Tax professionals offer the best option for learning about 2021 tax updates. A good CPA can provide you with updates that can affect you when filing your taxes and can hopefully reduce the taxes you owe or increase the refund you’re owed. Here are some suggestions from a CPA that we know and trust.
2021 Tax Updates You May Have Overlooked
Charitable Tax Deductions
Charity tax deductions are still available, allowing you to take advantage of giving away some of your money. One of the main differences this year is that you’ll need to itemize your charitable tax deduction, which is an unexpected change for a lot of people.
You can deduct at least $300 for an individual or $600 for a couple.
Itemizing your deductions only makes sense when you have more than the standard deduction of $12,500 or $25,000 for couples. For example, it makes more sense not to itemize your deductions when the itemized deduction comes out to less than the standard deduction.
Straight donations are mostly the same, so it’s important to get a receipt. You should be itemizing deductions to really leverage straight deductions which may include:
- Cleaning out your attic
- Donating items to Goodwill or another charity
When you’re donating to charity, you can donate up to 60% of your adjusted gross income for tax purposes. Most individuals will not hit this threshold because it’s high, but it is something high net worth individuals may want to think about.
Bonus: Qualified Charitable Distributions (QCDs) are for people older than 70.5, and it allows you to take money out of your IRA and donate directly to charity. This can be done on top of your standard deduction and must be made out directly to the charity. When you do this, you’re not taxed on the withdrawal and you can deduct the donation on your taxes to offer a double benefit to you.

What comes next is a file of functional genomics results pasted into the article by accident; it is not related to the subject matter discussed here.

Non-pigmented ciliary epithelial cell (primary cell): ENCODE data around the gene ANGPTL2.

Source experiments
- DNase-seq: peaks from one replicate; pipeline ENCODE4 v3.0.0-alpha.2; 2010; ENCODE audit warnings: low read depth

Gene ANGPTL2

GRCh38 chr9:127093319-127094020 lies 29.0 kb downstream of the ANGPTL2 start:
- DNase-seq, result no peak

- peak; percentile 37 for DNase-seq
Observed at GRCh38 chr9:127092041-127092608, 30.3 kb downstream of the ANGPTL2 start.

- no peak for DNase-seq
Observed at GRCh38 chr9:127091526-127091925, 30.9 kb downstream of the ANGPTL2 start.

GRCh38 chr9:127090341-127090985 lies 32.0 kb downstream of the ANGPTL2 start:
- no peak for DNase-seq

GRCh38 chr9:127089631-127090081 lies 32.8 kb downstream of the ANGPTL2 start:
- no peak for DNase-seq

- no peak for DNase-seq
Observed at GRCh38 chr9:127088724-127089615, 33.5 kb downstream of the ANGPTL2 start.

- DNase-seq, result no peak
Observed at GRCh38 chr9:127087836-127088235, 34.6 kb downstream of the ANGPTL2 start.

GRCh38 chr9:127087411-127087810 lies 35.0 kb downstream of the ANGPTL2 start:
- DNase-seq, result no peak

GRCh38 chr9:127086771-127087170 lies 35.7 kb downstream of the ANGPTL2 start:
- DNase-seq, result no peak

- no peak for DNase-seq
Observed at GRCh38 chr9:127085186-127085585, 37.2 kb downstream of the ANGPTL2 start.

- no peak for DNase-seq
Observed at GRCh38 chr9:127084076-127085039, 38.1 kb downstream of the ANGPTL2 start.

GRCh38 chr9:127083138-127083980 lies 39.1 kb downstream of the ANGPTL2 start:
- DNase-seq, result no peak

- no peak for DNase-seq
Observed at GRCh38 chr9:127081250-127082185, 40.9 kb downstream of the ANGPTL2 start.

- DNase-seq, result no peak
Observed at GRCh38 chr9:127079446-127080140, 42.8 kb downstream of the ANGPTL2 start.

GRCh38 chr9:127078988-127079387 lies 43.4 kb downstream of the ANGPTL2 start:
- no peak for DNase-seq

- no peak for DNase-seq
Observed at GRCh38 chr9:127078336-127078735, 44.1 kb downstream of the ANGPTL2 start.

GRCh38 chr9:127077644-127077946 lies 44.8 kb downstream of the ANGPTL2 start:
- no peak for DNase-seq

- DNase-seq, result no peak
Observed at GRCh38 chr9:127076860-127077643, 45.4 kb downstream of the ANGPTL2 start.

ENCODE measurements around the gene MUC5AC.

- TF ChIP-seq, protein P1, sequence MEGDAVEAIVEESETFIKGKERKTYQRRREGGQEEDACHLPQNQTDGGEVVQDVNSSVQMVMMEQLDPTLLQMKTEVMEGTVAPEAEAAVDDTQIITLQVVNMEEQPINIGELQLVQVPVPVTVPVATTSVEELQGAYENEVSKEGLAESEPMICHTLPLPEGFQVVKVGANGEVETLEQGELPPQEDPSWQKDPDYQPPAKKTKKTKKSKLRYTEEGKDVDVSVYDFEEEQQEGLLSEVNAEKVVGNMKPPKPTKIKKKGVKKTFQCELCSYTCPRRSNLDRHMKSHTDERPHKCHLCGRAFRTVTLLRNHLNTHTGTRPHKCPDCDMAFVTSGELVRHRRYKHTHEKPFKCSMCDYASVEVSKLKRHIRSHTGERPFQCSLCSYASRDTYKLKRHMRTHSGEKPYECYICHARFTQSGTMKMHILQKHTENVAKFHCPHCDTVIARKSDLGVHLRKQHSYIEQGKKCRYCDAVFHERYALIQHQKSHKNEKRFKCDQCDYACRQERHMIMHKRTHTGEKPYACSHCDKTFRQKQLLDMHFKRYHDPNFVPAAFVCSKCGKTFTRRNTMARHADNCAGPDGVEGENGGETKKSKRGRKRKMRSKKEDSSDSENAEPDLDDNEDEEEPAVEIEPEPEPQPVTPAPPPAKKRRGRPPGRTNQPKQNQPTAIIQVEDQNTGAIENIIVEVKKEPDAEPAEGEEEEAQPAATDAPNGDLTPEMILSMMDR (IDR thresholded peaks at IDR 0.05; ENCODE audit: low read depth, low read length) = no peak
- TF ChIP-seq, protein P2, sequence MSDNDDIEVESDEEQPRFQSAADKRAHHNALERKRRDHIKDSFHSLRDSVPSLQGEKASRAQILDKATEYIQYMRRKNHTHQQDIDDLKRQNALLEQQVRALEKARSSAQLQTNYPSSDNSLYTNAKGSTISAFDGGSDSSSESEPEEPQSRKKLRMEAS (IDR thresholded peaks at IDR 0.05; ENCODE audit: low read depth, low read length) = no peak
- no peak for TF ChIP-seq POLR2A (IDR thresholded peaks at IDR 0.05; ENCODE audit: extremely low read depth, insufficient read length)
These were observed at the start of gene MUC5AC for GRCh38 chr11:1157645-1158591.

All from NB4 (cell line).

When you’re older, closer to retirement or have had to pay for medical procedures in the past year, medical deductions are something that you should be considering. A lot of medical deductions can be made:
- Direct doctor costs
If you have a major deduction, you may want to itemize to leverage these deductions. The $12,500 or $25,000 deduction will need to be considered because there’s really no reason to itemize if you’re not trying to deduct higher than this amount.
Reaching a high enough threshold to itemize your medical deductions is often only possible when you’ve had major medical procedures performed. A few of the procedures that may be included are:
- Dental implants
- Nursing care
- Other major issues
Earned Income Tax Credit
The earned income tax credit is based on how much you earn and how many qualifying children that you have. You need to be between 25 and 65 years old and have qualified earned income. A person must earn $16,000 as a single person or $22,000 as a couple to maximize this credit.
When you hit $51,500 as a single person and $57,500 as a couple, this is when the earned income tax credit starts to really phase out for you.
If you have no children, you can expect up to $543, and with three children, $6,700.